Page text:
Research scientist vs. research engineer

There’s much confusion about the role of a research engineer. This is a rare role, often seen at major research labs in the industry. Loosely speaking, if the role of a research scientist is to come up with original ideas, the role of a research engineer is to use their engineering skills to set up and run experiments for these ideas. The research scientist role typically requires a Ph.D. and/or first author papers at top-tier conferences. The research engineer role doesn’t, though publishing papers always helps.

For some teams, there’s no difference between a research scientist and a research engineer. Research scientists should, first and foremost, be engineers. Both research scientists and engineers come up with ideas and implement those ideas. A researcher might also act as an advisor guiding research engineers in their own research. It’s not uncommon to see research scientists and research engineers be equal contributors to papers7. The different job titles are mainly a product of bureaucracy -- research scientists are supposed to have bigger academic clout and are often better paid than research engineers.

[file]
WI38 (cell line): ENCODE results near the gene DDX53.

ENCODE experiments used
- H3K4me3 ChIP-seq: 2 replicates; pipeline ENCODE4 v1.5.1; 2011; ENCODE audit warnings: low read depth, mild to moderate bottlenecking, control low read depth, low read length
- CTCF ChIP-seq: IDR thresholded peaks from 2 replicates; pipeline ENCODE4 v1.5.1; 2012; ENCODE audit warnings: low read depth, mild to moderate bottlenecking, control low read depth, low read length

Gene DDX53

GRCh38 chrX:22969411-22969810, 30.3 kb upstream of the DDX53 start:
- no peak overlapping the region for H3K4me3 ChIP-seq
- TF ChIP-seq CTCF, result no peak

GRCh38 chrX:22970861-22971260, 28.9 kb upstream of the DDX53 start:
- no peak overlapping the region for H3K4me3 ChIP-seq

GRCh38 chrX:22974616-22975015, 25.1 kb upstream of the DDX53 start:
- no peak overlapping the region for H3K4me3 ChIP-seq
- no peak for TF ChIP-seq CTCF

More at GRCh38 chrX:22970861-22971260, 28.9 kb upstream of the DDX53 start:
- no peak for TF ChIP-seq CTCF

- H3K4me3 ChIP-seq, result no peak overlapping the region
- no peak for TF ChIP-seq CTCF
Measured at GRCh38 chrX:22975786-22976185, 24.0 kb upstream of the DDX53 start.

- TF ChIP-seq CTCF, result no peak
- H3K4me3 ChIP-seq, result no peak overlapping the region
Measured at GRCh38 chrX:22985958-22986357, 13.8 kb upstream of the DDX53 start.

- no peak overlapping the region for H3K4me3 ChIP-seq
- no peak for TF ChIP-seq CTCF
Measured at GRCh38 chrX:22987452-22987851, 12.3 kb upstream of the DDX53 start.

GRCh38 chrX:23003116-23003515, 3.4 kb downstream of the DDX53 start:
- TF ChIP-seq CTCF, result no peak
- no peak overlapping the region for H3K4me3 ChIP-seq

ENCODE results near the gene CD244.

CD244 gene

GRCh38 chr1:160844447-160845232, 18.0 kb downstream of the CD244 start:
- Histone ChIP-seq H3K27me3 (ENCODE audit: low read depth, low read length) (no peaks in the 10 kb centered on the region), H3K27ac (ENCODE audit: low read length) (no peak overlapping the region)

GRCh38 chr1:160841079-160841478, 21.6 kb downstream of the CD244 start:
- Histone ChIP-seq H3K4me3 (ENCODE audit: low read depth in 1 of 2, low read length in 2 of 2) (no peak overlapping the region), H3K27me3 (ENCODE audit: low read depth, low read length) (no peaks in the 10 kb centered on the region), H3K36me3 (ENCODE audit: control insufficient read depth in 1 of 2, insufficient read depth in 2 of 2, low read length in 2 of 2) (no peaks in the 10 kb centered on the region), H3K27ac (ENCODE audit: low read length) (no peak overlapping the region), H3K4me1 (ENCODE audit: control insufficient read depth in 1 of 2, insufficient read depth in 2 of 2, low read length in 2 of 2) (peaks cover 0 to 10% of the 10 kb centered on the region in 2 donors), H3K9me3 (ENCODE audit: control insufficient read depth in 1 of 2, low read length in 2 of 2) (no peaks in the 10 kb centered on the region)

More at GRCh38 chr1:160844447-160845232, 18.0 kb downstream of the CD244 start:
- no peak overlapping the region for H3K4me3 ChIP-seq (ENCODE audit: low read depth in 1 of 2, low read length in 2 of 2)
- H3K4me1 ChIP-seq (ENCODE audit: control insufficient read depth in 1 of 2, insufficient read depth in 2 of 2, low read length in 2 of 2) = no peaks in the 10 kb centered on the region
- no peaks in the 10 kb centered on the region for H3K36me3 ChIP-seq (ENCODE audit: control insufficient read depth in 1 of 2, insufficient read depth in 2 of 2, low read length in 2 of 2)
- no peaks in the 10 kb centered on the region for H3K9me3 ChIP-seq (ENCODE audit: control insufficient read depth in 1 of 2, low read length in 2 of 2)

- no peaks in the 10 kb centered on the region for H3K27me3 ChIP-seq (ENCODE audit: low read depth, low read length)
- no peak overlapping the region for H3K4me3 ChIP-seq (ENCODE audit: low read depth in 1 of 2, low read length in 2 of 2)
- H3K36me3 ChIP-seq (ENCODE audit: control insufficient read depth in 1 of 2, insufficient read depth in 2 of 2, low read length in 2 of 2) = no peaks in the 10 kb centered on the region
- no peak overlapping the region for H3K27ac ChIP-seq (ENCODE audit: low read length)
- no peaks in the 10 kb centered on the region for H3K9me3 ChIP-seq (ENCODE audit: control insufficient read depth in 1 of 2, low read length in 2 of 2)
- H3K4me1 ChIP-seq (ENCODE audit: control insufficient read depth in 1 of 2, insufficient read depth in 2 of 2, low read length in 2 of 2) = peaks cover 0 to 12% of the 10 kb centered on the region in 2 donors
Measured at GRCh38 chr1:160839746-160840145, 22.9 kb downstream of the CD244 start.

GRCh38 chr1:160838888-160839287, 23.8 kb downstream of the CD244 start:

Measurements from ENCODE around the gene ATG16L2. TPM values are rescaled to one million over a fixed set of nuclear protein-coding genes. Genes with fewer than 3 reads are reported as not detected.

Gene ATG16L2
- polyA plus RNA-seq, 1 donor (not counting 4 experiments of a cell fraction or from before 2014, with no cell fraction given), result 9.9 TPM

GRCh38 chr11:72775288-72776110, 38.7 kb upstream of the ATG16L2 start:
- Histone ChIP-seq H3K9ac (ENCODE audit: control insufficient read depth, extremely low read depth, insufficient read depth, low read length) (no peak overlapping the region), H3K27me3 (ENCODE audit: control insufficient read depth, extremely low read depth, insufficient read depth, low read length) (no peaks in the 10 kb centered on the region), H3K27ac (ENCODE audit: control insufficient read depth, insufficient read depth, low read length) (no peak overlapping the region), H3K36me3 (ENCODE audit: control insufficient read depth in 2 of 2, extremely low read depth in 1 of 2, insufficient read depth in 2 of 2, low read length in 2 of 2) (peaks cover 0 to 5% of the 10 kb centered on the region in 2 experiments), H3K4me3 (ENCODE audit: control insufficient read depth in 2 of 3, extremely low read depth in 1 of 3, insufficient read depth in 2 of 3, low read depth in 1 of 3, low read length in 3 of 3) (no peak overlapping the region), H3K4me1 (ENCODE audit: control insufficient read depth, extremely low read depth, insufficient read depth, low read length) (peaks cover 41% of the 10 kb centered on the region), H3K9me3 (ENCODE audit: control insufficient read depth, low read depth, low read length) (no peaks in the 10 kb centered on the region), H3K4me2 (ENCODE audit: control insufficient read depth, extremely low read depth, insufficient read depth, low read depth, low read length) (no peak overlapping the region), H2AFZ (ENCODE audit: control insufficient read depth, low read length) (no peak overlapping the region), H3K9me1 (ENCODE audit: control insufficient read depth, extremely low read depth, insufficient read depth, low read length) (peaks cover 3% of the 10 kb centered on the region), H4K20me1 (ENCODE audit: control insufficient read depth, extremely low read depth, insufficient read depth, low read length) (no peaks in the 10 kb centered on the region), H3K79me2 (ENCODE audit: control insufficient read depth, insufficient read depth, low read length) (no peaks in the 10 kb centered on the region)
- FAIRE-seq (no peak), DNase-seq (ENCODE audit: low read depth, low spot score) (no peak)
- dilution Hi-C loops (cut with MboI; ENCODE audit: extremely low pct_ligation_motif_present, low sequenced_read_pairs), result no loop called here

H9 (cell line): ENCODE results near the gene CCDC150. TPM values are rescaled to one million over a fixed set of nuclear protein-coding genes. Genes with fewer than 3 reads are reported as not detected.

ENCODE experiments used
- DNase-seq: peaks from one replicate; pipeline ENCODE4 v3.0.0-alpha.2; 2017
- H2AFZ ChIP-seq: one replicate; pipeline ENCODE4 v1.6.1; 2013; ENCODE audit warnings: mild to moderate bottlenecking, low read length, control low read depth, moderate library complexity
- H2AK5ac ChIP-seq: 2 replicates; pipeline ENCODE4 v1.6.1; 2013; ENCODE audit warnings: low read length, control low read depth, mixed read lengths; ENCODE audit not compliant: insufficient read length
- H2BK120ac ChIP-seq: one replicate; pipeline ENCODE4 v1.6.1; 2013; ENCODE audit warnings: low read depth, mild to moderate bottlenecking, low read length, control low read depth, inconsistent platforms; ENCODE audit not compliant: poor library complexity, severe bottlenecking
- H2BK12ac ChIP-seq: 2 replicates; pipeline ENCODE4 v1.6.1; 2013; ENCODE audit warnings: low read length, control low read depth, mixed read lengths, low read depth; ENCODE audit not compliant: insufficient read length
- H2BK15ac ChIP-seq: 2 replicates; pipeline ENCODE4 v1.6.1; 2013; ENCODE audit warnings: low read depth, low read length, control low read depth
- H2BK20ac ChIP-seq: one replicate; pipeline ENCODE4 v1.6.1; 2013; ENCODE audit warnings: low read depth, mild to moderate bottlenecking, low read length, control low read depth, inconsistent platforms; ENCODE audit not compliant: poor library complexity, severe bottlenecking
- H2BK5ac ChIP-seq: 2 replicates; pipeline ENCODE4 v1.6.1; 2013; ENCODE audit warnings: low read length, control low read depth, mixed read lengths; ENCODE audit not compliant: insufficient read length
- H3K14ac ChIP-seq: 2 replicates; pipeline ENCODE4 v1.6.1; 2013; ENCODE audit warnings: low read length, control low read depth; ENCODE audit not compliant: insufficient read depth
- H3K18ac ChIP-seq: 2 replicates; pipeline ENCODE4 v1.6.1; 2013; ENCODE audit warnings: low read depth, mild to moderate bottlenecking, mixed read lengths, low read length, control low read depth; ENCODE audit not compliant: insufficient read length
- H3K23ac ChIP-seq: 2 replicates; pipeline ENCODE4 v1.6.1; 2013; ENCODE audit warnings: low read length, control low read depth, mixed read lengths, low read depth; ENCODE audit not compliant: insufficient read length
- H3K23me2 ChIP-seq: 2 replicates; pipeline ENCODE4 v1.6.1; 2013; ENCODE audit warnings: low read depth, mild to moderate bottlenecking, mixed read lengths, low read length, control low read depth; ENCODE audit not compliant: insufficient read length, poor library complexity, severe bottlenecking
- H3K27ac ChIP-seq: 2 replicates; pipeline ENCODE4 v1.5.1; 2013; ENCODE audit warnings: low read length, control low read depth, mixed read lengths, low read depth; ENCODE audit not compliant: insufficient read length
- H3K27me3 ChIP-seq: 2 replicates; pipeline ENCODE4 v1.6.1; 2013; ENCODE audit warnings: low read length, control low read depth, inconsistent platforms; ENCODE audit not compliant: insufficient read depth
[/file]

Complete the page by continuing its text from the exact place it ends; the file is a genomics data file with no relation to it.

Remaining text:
Startups, to attract talents, might be more generous with the job titles. A candidate told me he chose a startup over a FAAAM company because the startup gave him the title of a research scientist, while that big company gave him the title of a research engineer.

Akihiro Matsukawa gave an interesting perspective on the difference between the research scientist and the research engineer with his post: Research Engineering FAQs.

7: Notable examples include “Attention Is All You Need” from Google and “Language Models are Unsupervised Multitask Learners” from OpenAI.

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